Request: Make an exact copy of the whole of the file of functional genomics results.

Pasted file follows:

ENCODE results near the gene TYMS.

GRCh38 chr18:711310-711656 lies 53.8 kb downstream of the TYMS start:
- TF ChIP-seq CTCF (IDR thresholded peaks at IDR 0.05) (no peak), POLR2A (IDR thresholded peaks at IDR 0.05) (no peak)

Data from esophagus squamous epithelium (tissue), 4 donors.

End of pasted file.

ENCODE results near the gene TYMS.

GRCh38 chr18:711310-711656 lies 53.8 kb downstream of the TYMS start:
- TF ChIP-seq CTCF (IDR thresholded peaks at IDR 0.05) (no peak), POLR2A (IDR thresholded peaks at IDR 0.05) (no peak)

Data from esophagus squamous epithelium (tissue), 4 donors.